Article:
Red Flags – How a Data Quality Issue Becomes a Performance Issue

When I’m reviewing the query performance of our applications, one of SQL constructs that raises a red flag for me is the use of LOWER and UPPER functions in the WHERE clause (as well as TRIM/LTRIM/RTRIM).

The reason these functions trigger a red flag is because they are typically used as a workaround to a data quality problem and this workaround usually causes downstream performance impacts. Developers use these functions when they don’t trust the format of the data in the column or when they don’t trust the format of the value that is being compared.

How does this create a downstream performance problem?  Wrapping an indexed column in a function disables the use of the index and often causes a full table scan to occur. This can take a query that would normally execute in less than a millisecond and cause it to take much longer – depending on how big the table is that needs to be full-scanned.

Here is an example from a recently reviewed application:

SQL TEXT
----------------------------------------------------------------------------------------
select * from
 (select user_id, org_id, company_name_text,
    crte_by, crte_dttm, dept_cd, first_nam, last_login_datetime, lst_nam, lst_updt_dttm,
    stat_cd, token_serial_number, user_alias
  from USER_INFO
  where upper(user_id)=upper(:1 )
 ) 
where rownum <= :2

----------------------------------------
| Id  | Operation          | Name      |
----------------------------------------
|   0 | SELECT STATEMENT   |           |
|*  1 |  COUNT STOPKEY     |           |
|*  2 |   TABLE ACCESS FULL| USER_INFO |
----------------------------------------

As you can see, the execution plan for this query is doing a full table scan. When I ran a test of this, the query took 78 milliseconds and did over 2500 block reads to scan the table. (This time will only increase as the table gets larger).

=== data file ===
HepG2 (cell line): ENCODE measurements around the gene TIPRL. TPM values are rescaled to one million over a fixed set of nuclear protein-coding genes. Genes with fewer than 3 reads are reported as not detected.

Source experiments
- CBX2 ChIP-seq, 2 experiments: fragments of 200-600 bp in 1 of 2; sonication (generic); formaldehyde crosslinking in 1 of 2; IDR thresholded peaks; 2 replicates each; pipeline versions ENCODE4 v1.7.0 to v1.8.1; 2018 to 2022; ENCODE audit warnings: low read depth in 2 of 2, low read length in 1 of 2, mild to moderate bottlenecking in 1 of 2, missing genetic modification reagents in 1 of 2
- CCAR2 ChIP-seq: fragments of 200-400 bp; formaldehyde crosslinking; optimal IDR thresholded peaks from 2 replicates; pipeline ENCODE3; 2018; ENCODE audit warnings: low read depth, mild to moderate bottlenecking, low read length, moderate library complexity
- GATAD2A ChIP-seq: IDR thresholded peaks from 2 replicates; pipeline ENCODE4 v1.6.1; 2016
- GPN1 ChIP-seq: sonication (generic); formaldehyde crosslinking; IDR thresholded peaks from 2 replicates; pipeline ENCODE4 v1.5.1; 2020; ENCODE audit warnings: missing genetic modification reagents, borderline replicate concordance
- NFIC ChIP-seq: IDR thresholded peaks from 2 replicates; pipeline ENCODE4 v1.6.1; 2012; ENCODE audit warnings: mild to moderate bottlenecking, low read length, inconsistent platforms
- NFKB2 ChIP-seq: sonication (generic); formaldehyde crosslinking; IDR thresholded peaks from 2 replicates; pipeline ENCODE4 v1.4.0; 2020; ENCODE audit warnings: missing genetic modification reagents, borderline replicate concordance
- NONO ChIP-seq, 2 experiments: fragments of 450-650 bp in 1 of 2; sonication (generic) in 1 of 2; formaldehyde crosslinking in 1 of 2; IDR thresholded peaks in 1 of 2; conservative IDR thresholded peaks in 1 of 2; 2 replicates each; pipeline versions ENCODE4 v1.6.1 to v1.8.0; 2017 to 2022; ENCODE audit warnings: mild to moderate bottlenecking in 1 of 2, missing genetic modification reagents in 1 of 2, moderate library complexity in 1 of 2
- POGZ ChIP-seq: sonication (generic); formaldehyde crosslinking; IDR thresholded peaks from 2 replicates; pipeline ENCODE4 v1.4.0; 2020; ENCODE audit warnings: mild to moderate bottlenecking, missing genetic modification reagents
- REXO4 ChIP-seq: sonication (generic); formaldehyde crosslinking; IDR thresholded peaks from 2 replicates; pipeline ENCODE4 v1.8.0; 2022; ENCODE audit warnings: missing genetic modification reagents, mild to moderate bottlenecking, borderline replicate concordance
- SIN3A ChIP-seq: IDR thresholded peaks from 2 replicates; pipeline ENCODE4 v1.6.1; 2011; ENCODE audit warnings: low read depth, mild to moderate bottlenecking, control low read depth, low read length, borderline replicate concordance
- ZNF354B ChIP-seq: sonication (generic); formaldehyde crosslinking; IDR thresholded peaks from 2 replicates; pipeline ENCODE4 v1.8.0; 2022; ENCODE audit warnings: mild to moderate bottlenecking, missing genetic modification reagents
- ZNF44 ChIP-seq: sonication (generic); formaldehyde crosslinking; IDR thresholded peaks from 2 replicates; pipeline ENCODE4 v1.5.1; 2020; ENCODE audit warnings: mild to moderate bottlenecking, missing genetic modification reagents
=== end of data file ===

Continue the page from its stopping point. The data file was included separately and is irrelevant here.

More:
When I changed the query to remove the UPPER functions, it took only 70 micro-seconds and did only 3 block reads, because it was able to use the index. A 1000x+ improvement.

I then took a look at the USER_ID column for this table. Out of 120,000 rows, 99.99% have USER_ID values that are all lower case. Only 11 rows have a USER_ID value that is a mix of upper and lower case and some of those rows look suspicious.

For the sake of those 11 rows, we have full-scanned this table over 13 million times in the past month, by applying the UPPER function – and that is just for this one query. There are other queries in this application that do the same thing.

What about a Function-Based Index?

We could create a function-based index on the expression “UPPER(user_id)” and get the benefit of indexed access. However, this puts us in the situation of applying a workaround to address the negative effects of a workaround that was applied to address bad data quality. It also means that we now have another index to maintain every time a row is inserted/updated/deleted.

In the long run, it is better to address the data quality issues and avoid the workarounds.

How do we avoid this situation?

  • we can evaluate the data to see if we really need to convert it to a particular case in order to be able to query / filter on it.
  • if our business rules say that the data has to be stored in all upper- or lower-case (or in any other format), then we should convert it once at the time we insert or update that data – not every time we query the data. To put it another way – data cleansing should occur before the data is persisted to the database.
  • if we know we have bad data in our tables, we should take the time to fix that data (and whatever process allowed that bad data in) so that we don’t have to put performance-killing workarounds in our SQL.

By paying attention to the quality of our data, we can avoid the workarounds that contribute to poor query performance.

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